Already in the last century Veblen noted that the wife was expected to be a vicarious consumer for the head of the household-he points out the deliberately impractical bonnets and high heels of the lady which show she is incapable of productive work, and even adds, “The substantial reason for our tenacious attachment to the skirt is just this: it is expensive and it hampers the wearer at every turn and incapacitates her for all useful exertion.”

The woman as vicarious conspicuous consumer is at least as much with us today as she was then. Where a woman of not too many years ago was respected for cooking and sewing well, today’s woman is a source of pride to her husband if she knows the smart artists to patronize, the “in” designers, the chic resort to visit. That’s the image the mass media are trying to project.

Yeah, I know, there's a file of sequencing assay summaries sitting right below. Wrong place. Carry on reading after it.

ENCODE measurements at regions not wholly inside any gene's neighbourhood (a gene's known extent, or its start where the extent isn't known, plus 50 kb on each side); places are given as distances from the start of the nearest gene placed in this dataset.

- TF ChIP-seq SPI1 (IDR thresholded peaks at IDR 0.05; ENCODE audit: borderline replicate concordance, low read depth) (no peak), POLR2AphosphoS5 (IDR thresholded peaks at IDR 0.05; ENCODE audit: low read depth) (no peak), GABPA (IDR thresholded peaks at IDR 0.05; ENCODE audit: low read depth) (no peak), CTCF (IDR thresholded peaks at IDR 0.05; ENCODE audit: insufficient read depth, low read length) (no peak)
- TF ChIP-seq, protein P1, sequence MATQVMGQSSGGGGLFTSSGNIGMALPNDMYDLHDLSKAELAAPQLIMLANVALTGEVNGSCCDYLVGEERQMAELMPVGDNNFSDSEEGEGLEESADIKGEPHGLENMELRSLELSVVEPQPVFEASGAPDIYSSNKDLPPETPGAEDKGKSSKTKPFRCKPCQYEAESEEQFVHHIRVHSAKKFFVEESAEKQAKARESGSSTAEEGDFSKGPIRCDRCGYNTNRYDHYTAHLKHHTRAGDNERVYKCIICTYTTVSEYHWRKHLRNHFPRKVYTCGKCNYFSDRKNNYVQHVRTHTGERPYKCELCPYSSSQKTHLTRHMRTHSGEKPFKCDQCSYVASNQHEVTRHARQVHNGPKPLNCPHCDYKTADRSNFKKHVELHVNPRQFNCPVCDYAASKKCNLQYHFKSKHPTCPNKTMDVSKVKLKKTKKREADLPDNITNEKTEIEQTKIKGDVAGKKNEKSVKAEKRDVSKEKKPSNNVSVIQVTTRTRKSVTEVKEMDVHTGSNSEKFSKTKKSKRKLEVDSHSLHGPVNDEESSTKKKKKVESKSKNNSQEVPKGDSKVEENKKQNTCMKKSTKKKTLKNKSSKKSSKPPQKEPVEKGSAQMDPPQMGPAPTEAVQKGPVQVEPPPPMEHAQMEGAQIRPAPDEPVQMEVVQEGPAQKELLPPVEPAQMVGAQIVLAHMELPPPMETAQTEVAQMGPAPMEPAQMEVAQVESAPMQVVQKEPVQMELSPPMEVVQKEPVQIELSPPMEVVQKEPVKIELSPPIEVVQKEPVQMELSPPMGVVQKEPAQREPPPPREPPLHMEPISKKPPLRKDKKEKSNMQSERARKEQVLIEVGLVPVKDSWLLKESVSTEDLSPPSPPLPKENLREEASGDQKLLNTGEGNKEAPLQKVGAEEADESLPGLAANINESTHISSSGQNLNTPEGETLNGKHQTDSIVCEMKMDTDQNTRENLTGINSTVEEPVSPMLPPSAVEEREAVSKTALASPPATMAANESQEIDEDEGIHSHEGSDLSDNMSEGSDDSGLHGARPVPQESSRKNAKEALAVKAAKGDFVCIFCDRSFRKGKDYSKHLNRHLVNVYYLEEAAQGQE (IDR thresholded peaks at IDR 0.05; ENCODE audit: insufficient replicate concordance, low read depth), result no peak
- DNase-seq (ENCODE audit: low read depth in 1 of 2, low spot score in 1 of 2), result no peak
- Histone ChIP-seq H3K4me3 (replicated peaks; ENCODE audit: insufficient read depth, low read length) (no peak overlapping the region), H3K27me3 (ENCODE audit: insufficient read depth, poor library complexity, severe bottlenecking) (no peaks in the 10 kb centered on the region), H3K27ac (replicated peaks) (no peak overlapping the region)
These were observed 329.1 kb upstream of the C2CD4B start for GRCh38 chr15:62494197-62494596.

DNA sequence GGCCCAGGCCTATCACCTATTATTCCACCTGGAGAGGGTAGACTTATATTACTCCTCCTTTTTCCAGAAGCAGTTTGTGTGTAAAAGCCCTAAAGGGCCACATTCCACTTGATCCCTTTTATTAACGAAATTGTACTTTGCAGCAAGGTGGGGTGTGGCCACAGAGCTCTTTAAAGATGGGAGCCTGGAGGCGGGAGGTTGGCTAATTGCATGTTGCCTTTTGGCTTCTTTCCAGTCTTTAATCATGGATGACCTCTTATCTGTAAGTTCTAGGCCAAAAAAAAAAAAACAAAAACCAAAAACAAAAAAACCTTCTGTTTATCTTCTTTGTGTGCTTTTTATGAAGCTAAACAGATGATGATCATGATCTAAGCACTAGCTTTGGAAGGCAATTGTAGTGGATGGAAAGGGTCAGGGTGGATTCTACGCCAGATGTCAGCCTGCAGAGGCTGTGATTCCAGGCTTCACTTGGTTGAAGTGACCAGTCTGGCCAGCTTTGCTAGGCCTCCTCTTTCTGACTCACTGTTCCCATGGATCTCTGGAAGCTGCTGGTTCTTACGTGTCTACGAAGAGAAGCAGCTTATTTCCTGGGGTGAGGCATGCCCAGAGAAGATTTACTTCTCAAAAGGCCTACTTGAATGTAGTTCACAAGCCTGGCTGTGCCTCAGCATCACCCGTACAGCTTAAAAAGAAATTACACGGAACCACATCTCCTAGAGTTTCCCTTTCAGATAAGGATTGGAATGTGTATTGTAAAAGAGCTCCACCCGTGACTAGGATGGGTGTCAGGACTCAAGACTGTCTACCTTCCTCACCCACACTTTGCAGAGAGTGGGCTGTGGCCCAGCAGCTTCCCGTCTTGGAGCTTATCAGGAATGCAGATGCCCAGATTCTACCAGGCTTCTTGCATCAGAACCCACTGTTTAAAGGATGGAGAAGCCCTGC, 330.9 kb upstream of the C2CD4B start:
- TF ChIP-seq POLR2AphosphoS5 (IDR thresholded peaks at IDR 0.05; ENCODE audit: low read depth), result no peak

In the middle classes the emphasis is more on home furnishings and gourmet cookery, and while retaining her position as consumer the wife becomes more of a drudge, spending more and more time in housework. (This doesn’t promote-or demote-her to the producer class simply because the work of cooking up exotic meals or polishing the furniture with special waxes is essentially useless.)